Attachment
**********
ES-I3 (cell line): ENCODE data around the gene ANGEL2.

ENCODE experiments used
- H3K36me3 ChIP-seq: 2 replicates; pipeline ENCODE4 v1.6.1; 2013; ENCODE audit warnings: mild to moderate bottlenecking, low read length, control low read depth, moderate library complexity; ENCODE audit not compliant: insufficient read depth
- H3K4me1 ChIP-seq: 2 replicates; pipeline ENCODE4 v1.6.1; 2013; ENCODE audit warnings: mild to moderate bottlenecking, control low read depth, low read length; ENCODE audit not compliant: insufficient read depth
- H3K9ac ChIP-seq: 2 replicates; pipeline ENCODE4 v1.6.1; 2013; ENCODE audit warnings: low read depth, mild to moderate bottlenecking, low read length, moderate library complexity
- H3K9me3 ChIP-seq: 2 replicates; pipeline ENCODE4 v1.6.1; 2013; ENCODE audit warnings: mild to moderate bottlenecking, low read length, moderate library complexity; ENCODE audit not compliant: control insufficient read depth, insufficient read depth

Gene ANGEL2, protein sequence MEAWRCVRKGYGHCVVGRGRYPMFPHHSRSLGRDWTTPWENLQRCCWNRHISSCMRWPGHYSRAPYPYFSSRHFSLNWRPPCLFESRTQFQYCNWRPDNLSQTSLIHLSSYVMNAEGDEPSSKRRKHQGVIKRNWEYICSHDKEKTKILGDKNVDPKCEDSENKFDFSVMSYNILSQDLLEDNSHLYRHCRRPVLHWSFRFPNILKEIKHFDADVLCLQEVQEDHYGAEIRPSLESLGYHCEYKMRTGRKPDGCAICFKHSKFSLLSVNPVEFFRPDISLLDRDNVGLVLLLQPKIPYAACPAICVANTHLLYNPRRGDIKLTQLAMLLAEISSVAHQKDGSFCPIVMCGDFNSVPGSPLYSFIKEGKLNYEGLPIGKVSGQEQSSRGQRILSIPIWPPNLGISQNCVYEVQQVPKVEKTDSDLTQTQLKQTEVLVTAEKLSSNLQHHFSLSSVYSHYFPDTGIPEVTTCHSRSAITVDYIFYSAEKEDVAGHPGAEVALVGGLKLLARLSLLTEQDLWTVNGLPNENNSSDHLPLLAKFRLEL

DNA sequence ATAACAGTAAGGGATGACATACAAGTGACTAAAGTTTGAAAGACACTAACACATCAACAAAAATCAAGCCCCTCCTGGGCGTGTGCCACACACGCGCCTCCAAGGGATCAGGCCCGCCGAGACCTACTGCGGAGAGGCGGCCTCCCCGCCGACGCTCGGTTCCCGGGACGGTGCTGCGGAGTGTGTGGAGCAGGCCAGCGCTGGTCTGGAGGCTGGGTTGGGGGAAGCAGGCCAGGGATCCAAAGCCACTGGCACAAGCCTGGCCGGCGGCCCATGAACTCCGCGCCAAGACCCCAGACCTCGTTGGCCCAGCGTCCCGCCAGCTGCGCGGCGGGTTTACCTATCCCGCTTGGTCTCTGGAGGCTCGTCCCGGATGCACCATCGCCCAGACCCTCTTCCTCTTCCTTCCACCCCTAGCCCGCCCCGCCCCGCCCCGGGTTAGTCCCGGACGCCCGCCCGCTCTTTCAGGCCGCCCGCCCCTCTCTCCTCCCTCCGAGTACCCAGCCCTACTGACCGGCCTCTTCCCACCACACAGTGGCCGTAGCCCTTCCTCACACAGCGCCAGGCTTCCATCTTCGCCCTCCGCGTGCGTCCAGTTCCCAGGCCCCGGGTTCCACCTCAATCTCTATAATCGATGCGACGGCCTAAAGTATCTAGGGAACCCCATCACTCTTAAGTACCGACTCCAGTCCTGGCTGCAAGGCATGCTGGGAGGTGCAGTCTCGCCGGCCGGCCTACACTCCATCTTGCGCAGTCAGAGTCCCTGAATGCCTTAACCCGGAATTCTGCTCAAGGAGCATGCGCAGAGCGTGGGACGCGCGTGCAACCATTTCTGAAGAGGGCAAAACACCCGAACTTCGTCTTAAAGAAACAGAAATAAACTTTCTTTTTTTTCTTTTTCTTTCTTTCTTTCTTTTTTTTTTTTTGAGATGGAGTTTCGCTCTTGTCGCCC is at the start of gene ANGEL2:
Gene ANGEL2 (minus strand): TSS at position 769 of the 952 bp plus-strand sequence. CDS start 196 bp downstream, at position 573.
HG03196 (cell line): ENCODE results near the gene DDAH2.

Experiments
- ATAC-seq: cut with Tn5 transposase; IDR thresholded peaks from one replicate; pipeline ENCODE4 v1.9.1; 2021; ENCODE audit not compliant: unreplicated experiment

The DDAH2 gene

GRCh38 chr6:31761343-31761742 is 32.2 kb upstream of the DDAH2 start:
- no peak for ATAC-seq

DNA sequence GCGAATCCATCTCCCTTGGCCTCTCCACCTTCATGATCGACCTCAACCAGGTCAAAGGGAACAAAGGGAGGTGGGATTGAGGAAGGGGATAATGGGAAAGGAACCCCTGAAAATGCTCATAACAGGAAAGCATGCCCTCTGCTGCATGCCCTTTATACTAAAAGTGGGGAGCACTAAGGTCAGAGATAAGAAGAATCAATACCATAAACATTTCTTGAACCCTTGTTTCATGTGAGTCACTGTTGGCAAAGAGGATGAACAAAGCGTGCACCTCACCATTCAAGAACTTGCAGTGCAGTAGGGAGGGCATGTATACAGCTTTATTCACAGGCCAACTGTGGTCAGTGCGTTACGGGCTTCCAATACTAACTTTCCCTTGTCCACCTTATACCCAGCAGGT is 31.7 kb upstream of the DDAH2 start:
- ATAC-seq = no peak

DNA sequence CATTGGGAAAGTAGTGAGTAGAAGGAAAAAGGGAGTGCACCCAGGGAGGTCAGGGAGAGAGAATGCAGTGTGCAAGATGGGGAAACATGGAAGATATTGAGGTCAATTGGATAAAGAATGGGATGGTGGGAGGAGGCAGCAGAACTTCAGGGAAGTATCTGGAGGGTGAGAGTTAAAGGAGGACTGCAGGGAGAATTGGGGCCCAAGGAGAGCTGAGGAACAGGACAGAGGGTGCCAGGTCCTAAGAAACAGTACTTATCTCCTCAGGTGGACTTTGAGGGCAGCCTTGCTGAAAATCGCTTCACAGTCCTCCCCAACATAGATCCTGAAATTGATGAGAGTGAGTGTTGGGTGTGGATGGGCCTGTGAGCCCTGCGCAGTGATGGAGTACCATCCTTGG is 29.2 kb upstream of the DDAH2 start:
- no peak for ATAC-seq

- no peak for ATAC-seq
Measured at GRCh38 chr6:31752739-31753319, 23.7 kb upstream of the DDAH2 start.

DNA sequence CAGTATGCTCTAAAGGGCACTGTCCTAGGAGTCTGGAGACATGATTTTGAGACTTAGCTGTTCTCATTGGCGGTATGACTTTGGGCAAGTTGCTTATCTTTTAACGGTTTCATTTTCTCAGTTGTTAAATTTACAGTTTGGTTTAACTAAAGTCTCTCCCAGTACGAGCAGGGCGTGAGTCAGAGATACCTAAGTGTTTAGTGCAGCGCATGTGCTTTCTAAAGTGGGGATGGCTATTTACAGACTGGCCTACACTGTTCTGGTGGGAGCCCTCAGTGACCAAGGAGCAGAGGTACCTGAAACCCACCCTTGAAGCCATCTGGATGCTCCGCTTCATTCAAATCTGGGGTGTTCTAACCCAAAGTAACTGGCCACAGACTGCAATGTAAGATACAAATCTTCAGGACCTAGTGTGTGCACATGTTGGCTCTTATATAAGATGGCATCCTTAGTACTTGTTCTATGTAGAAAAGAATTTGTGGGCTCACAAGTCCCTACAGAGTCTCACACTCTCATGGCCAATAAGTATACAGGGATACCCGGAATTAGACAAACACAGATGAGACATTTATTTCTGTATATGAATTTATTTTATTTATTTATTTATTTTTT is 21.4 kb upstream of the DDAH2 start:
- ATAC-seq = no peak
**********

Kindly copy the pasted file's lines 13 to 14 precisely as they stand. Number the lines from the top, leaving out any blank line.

The DDAH2 gene

GRCh38 chr6:31761343-31761742 is 32.2 kb upstream of the DDAH2 start: